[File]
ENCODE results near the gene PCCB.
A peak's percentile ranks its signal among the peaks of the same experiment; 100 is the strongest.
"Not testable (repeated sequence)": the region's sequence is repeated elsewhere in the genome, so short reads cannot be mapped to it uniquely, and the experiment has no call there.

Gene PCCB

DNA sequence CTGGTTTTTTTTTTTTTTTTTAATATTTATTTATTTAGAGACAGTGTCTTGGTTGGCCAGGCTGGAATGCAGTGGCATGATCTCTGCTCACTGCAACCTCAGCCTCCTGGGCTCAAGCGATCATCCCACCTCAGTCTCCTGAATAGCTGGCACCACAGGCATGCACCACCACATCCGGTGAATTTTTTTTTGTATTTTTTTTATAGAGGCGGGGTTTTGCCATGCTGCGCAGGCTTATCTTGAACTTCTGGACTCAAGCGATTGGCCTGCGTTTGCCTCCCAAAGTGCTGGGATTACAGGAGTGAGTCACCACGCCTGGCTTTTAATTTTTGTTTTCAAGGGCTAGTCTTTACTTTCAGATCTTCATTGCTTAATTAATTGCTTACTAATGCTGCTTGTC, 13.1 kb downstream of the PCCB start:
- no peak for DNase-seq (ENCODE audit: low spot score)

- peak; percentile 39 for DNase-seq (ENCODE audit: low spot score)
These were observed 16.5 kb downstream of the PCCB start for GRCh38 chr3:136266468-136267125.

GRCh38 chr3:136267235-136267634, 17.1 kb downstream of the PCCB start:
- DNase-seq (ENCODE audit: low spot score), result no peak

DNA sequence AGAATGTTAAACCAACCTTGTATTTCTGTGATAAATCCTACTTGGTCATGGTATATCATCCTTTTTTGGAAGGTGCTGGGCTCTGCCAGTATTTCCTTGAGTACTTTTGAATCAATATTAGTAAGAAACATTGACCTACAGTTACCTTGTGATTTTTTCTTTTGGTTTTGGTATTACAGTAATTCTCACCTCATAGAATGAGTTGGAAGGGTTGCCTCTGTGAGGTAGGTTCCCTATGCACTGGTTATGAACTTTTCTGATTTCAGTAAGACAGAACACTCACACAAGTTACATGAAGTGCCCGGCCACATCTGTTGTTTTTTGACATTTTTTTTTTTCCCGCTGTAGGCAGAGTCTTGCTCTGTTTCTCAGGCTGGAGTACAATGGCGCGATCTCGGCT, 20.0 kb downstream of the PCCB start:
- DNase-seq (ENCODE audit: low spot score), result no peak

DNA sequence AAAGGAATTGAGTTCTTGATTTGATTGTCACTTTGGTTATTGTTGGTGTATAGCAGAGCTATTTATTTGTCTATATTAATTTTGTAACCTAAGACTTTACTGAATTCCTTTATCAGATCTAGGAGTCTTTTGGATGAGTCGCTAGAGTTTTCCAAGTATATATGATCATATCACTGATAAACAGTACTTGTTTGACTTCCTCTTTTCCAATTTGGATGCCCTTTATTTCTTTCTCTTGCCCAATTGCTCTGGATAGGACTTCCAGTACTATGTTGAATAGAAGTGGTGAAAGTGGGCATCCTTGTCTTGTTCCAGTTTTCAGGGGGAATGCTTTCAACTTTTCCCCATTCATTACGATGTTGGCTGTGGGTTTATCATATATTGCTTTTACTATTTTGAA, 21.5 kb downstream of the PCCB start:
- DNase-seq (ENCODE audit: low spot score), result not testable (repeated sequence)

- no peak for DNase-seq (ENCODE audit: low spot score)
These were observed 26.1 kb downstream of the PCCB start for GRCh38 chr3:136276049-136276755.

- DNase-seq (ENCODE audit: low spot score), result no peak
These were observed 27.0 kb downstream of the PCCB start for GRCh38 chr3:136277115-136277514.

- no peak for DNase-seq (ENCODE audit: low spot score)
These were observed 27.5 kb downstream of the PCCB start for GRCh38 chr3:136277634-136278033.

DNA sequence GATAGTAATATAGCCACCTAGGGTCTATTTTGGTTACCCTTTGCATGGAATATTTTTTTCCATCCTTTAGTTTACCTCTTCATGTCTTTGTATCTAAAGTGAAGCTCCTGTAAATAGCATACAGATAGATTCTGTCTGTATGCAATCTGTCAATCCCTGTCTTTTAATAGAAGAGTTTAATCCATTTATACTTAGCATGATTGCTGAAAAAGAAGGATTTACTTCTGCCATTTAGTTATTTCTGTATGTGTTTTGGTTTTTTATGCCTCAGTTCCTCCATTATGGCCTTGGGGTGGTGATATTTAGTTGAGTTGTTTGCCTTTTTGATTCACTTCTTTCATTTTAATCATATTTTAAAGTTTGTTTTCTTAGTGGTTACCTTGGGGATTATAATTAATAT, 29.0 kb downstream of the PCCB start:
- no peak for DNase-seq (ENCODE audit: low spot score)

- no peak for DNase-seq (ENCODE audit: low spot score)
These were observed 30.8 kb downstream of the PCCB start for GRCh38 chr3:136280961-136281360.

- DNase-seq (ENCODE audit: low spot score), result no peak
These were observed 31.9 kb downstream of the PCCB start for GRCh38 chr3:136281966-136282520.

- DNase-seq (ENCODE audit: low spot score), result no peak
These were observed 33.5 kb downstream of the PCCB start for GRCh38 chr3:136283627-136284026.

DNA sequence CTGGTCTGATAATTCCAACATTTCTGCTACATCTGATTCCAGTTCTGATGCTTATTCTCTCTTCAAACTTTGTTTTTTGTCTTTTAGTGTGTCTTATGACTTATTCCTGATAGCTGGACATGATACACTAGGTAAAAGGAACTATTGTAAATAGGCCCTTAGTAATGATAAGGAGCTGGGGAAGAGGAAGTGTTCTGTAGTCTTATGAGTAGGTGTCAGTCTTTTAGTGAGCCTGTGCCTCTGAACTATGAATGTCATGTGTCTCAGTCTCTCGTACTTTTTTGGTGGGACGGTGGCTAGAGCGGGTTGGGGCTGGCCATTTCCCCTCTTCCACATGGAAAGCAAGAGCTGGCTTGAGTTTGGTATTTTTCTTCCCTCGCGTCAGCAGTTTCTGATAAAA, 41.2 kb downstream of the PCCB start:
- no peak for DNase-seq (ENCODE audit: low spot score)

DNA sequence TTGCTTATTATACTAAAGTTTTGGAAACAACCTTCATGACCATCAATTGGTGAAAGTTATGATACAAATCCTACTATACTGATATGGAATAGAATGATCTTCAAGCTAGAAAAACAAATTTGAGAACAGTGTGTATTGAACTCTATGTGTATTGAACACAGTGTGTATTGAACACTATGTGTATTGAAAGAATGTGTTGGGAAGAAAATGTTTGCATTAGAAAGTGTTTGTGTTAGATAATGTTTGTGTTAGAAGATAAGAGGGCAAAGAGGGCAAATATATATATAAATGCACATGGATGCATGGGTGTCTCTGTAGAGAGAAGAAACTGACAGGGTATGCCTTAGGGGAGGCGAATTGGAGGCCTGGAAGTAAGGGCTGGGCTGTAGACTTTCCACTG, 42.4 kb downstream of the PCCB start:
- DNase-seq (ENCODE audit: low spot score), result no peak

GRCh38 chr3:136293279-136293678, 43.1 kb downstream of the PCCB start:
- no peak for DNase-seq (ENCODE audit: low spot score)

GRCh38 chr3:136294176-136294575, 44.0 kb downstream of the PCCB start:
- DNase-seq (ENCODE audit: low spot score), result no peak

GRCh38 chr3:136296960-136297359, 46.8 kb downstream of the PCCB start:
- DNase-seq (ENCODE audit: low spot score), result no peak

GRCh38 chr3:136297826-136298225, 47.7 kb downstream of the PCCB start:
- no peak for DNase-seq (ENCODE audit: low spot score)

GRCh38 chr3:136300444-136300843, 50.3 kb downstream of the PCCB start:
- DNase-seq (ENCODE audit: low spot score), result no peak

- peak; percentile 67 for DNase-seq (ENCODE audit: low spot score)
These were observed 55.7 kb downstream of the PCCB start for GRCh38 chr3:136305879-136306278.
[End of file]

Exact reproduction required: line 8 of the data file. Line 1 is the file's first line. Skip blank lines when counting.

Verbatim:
These were observed 16.5 kb downstream of the PCCB start for GRCh38 chr3:136266468-136267125.